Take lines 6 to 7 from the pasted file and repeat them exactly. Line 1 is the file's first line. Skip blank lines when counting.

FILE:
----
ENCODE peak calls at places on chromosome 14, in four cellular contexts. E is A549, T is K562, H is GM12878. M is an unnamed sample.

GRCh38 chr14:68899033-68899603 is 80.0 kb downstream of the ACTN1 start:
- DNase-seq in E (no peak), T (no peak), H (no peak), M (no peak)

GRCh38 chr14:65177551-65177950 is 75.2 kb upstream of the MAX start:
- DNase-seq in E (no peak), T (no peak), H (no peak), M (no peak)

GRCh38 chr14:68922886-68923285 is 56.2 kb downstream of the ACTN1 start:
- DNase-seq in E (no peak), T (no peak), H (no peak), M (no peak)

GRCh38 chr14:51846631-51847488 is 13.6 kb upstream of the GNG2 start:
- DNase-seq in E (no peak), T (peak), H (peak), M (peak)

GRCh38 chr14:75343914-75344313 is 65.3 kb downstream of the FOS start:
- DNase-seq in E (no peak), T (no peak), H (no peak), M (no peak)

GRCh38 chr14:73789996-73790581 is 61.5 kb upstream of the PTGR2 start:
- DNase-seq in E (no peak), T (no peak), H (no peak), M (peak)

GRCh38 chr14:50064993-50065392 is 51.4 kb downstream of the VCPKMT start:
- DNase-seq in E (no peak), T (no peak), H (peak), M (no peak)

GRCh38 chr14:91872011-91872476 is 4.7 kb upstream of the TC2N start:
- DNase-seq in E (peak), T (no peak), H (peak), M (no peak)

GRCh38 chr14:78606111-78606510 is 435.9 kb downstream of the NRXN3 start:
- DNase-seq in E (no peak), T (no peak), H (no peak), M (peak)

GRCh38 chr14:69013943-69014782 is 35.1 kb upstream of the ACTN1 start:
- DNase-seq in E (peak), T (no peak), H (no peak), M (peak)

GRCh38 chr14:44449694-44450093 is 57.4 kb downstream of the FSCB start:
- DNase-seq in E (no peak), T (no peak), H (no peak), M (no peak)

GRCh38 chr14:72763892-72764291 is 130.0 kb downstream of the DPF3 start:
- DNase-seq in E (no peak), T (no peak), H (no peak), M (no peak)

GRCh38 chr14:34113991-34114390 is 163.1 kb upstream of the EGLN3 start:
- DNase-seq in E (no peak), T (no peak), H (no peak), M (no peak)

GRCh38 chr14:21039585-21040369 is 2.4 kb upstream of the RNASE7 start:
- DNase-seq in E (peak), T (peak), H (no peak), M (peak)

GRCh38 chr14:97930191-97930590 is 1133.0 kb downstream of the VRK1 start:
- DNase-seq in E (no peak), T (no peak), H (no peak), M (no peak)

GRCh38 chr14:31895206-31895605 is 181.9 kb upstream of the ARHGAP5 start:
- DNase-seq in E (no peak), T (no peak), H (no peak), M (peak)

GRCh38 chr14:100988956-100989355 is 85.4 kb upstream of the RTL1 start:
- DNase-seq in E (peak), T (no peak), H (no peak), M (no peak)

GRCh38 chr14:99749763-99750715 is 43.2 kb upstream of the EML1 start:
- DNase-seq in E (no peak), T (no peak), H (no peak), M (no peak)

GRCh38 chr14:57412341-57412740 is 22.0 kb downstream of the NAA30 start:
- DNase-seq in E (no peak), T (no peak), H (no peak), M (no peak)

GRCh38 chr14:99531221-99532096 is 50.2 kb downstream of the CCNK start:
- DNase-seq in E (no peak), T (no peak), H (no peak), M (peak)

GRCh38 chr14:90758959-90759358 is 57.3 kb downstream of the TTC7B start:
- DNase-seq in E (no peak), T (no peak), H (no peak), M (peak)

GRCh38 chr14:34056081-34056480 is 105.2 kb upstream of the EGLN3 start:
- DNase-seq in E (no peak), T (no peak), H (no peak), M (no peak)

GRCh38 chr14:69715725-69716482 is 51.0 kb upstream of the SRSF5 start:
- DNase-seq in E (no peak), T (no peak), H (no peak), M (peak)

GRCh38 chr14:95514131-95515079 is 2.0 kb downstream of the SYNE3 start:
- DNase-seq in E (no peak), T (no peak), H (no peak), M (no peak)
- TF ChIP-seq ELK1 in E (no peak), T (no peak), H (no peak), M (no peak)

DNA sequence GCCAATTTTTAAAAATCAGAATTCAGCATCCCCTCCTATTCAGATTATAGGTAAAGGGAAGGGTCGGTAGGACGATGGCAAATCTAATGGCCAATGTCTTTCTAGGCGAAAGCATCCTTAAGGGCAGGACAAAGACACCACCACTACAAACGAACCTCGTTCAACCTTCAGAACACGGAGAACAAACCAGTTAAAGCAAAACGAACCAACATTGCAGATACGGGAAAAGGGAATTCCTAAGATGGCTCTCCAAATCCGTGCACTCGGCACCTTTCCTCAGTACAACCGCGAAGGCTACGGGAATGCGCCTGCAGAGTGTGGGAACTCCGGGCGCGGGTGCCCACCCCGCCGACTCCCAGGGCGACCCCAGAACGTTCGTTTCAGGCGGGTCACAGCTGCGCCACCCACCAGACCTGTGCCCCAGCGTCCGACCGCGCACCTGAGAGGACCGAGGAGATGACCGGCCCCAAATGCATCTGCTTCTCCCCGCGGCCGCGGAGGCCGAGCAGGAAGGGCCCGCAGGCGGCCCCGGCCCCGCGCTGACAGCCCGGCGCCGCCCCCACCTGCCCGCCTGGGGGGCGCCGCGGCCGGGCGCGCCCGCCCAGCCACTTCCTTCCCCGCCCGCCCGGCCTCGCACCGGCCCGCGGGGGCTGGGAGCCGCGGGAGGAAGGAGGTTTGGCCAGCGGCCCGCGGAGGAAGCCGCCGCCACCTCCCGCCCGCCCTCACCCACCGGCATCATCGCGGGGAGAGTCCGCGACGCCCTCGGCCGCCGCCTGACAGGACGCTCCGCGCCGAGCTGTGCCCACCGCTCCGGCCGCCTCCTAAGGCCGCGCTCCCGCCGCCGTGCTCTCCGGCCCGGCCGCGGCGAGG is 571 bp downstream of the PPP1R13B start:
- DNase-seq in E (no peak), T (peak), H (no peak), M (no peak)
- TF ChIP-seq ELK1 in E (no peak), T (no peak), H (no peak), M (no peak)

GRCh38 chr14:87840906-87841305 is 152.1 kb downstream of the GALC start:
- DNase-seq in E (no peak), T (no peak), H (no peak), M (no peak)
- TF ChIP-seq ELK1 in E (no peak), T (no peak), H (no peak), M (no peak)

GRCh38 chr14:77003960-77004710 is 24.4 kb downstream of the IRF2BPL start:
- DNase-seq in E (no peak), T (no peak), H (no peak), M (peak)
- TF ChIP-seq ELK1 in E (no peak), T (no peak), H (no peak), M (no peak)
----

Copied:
GRCh38 chr14:68922886-68923285 is 56.2 kb downstream of the ACTN1 start:
- DNase-seq in E (no peak), T (no peak), H (no peak), M (no peak)